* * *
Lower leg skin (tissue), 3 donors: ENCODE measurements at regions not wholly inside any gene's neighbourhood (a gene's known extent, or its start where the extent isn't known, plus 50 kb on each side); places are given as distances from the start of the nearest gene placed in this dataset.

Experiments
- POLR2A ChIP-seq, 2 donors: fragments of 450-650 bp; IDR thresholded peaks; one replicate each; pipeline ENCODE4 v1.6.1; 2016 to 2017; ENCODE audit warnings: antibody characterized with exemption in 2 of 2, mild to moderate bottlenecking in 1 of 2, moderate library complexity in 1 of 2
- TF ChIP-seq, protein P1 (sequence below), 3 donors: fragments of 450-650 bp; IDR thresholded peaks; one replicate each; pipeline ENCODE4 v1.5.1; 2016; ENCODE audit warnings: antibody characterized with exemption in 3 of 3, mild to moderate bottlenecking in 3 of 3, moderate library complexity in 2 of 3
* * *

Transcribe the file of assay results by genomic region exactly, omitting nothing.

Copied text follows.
Lower leg skin (tissue), 3 donors: ENCODE measurements at regions not wholly inside any gene's neighbourhood (a gene's known extent, or its start where the extent isn't known, plus 50 kb on each side); places are given as distances from the start of the nearest gene placed in this dataset.

Experiments
- POLR2A ChIP-seq, 2 donors: fragments of 450-650 bp; IDR thresholded peaks; one replicate each; pipeline ENCODE4 v1.6.1; 2016 to 2017; ENCODE audit warnings: antibody characterized with exemption in 2 of 2, mild to moderate bottlenecking in 1 of 2, moderate library complexity in 1 of 2
- TF ChIP-seq, protein P1 (sequence below), 3 donors: fragments of 450-650 bp; IDR thresholded peaks; one replicate each; pipeline ENCODE4 v1.5.1; 2016; ENCODE audit warnings: antibody characterized with exemption in 3 of 3, mild to moderate bottlenecking in 3 of 3, moderate library complexity in 2 of 3